Britain and the European Union appeared to be poles apart Monday on a potential Brexit deal, with the Dutch government urging the British government to offer "more realism and clarity," and U.K. Prime Minister Boris Johnson insisting that the bloc must soften its stance.
Last week the British government sent the EU what it called a "reasonable compromise" that will allow Britain to leave the bloc with a divorce deal at the end of this month.
But Dutch Foreign Minister Stef Blok said after meeting with Britain's Brexit Secretary Stephen Barclay on Monday that "important questions still remain."
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The British government says the country will leave the EU on Oct. 31 with or without a deal. Many in the EU — and in Britain — are skeptical of that claim, because the U.K. Parliament has passed a law compelling the government to ask the EU for a delay to Brexit if no deal is agreed upon by Oct. 19.
British Prime Minister Boris Johnson says he will obey the law, but will not ask for a delay. It's unclear how the two statements can be reconciled.
Johnson was working the phones on Monday, speaking to a series of EU leaders, as he tried to overcome opposition to his proposal.
The EU has responded coolly to the U.K.'s plan for maintaining an open Irish border after Brexit — the main stumbling block to a deal. Currently, goods and people flow freely between EU member Ireland and the U.K.'s Northern Ireland, and an open border underpins both the local economy and Northern Ireland's peace process.
The EU and the U.K. have agreed there must be no checks or infrastructure along that border. But Britain wants to leave the EU's customs union so it can strike new trade deals around the world, making some sort of checks on goods crossing that border all but inevitable.
Under the U.K. plan there would be customs checks, but Britain says they could be conducted away from the border.
EU officials oppose any customs checks, and are skeptical of U.K. claims they could be achieved through largely untested technology. EU leaders also have been sharply critical of a proposal that would give Northern Ireland's legislature an effective veto on key elements of the Irish border arrangements in the future.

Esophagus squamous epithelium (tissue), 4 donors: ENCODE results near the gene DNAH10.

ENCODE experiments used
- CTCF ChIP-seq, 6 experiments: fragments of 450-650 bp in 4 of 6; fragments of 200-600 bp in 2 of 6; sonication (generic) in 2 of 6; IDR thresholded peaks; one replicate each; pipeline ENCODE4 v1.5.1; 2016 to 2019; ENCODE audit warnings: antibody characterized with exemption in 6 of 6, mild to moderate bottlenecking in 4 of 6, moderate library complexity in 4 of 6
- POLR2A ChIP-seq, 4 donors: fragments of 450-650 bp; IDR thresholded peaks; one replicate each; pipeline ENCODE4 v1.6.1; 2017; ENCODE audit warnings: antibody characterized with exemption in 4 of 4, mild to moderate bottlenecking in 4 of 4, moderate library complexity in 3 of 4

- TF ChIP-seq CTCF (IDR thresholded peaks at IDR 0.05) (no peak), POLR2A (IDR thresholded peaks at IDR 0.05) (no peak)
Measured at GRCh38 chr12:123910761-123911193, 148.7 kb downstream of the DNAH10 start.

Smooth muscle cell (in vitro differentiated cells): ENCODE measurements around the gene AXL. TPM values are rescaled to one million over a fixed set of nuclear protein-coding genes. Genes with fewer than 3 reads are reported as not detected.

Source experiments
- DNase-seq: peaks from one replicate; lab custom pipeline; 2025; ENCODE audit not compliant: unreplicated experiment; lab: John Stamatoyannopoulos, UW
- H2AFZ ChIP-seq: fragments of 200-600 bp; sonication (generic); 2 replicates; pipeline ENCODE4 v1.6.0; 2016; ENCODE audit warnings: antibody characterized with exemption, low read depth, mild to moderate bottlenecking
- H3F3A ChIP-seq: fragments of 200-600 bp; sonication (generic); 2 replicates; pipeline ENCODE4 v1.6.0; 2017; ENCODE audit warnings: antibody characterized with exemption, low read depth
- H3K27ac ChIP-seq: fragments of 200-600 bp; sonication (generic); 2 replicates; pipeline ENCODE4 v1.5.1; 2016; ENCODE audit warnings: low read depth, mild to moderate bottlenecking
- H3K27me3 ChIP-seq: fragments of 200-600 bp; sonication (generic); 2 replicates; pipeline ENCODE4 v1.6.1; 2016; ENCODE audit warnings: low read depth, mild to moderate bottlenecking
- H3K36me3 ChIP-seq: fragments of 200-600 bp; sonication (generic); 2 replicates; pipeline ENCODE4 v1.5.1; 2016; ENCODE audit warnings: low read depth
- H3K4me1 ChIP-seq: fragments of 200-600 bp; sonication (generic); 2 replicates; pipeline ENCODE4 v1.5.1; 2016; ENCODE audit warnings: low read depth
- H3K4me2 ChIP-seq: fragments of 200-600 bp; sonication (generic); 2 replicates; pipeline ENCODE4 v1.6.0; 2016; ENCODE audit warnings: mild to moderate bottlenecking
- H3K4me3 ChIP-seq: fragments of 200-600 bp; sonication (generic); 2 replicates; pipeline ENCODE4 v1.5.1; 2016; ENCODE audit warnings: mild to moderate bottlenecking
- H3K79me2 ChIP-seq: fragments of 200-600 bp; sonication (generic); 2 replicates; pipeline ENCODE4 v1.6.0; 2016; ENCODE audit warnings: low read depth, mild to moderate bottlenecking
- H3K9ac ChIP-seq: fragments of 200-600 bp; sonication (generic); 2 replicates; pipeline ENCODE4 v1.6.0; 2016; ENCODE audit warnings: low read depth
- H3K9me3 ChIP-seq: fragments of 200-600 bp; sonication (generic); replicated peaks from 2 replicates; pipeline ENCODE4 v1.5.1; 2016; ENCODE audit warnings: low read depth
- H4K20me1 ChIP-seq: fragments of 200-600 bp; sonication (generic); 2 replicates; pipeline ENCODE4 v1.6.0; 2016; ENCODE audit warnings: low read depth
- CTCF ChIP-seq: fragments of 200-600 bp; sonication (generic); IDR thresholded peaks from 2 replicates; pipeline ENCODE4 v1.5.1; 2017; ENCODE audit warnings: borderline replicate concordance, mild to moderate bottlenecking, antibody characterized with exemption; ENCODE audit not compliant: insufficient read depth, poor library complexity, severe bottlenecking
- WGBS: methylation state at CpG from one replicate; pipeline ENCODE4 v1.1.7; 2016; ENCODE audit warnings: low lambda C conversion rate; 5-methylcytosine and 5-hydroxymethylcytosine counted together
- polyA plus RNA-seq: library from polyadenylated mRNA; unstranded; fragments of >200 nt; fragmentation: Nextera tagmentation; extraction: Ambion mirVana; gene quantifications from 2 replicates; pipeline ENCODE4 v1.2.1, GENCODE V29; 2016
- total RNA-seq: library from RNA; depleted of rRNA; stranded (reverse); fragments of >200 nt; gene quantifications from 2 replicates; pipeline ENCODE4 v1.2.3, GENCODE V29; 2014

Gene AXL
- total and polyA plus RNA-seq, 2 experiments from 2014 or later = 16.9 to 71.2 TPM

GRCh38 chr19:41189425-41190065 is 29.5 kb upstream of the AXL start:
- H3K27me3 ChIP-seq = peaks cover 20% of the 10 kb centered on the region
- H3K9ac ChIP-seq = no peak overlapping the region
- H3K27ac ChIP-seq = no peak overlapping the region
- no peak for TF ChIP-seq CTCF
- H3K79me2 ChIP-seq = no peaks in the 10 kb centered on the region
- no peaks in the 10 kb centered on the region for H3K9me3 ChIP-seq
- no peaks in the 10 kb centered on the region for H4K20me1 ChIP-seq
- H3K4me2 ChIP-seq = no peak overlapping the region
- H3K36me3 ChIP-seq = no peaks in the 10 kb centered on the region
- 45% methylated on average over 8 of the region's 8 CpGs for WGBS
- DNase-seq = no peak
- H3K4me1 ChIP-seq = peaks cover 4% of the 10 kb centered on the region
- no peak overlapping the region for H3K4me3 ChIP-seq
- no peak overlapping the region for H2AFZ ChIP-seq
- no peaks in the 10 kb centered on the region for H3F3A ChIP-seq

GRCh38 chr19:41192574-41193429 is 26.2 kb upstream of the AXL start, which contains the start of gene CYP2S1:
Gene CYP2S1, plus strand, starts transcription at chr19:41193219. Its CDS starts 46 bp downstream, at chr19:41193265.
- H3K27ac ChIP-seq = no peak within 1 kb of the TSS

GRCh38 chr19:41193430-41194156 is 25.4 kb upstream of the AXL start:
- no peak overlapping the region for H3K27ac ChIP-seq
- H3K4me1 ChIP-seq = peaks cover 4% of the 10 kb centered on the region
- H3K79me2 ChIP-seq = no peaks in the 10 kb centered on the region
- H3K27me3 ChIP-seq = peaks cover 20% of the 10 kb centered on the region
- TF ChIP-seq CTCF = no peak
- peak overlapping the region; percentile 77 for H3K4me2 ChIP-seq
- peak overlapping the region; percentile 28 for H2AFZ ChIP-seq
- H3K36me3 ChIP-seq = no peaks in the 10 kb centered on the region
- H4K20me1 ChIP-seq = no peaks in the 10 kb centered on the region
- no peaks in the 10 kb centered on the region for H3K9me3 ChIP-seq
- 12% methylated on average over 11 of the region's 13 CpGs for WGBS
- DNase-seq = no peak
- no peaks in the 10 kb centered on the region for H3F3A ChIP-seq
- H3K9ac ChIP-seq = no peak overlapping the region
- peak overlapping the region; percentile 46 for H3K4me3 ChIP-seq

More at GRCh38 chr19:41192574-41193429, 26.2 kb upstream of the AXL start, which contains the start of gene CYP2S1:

Finnish Prime Minister Antti Rinne, who met Monday with EU Brexit negotiator Michel Barnier, said "the U.K.'s proposals do not offer solutions to all questions that remain open."
"With respect to Ireland's situation in future, there are two main problems: the role proposed for the Northern Ireland institutions and the customs border arrangements," said Rinne, whose country currently holds the rotating EU presidency.
There is little time to secure a deal, with a key EU summit scheduled for Oct. 17-18. French President Emmanuel Macron has said the EU will decide by the end of this week whether an amicable divorce deal is possible, and British officials privately agree that this is a make-or-break week.
Britain is keen to hold high-level face-to-face talks, but none have been scheduled so far, and it's unclear whether Johnson will meet any EU leaders in person before next week's summit.
"We are ready to talk with the EU at pace to secure a deal," said Johnson's spokesman, James Slack. "We have set out a fair and sensible compromise and we're now looking at the EU to match the compromises the U.K. has made."
Many members of Britain's Parliament are determined to prevent a no-deal Brexit, which economists say would severely disrupt trade with the EU and plunge the U.K. economy into recession. Last month they passed a law requiring the government to ask the EU for a delay rather than leave without a deal.
Some fear Johnson will try to wriggle out of that requirement and have asked Scotland's highest court to order the government to comply. But Judge Paul Cullen said that was not necessary because Johnson had confirmed in writing that "he accepts that he must comply with the requirements of the 2019 Act."
Scottish National Party lawmaker Joanna Cherry said she would still appeal the case. She said she and others did not trust Johnson or "believe he can be taken at his word to obey the letter and spirit of the law."
Jan M. Olsen contributed to this story.